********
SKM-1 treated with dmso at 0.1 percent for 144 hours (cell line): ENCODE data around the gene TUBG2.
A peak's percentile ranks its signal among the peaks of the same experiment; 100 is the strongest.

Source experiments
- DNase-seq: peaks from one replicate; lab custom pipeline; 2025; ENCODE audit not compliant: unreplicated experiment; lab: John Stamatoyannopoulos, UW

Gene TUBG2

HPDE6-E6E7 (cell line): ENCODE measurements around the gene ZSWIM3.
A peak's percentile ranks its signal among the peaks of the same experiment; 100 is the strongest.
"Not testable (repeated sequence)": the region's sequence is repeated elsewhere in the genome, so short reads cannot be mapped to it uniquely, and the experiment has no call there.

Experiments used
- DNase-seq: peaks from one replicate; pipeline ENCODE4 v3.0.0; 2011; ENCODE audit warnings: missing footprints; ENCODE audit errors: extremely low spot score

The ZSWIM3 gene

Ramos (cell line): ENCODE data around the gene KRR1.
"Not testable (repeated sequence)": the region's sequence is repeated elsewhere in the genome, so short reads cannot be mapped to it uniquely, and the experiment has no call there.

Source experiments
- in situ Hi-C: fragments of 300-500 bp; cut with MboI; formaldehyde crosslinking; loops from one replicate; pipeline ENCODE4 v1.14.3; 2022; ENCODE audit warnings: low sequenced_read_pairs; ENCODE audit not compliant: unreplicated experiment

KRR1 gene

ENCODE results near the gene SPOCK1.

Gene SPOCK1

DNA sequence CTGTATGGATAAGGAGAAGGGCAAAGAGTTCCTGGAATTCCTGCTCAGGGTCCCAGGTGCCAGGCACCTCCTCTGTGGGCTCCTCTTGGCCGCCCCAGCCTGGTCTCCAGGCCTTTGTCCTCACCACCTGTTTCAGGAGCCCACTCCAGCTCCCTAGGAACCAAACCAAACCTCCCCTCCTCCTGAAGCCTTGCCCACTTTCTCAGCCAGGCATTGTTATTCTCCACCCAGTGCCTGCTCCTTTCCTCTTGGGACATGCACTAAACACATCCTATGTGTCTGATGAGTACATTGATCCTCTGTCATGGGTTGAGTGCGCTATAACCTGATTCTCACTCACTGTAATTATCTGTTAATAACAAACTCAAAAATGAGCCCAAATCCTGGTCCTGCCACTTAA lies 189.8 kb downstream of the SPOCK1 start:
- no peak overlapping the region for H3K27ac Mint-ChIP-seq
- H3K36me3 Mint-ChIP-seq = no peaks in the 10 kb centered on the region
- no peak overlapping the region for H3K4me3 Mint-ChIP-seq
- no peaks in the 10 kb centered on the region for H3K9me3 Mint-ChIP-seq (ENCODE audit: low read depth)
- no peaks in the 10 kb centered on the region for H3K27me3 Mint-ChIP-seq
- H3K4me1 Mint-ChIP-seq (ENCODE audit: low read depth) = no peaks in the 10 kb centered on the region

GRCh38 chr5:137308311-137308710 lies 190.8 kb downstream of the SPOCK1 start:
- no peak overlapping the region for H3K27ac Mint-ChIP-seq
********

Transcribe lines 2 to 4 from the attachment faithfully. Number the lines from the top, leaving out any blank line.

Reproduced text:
A peak's percentile ranks its signal among the peaks of the same experiment; 100 is the strongest.

Source experiments
- DNase-seq: peaks from one replicate; lab custom pipeline; 2025; ENCODE audit not compliant: unreplicated experiment; lab: John Stamatoyannopoulos, UW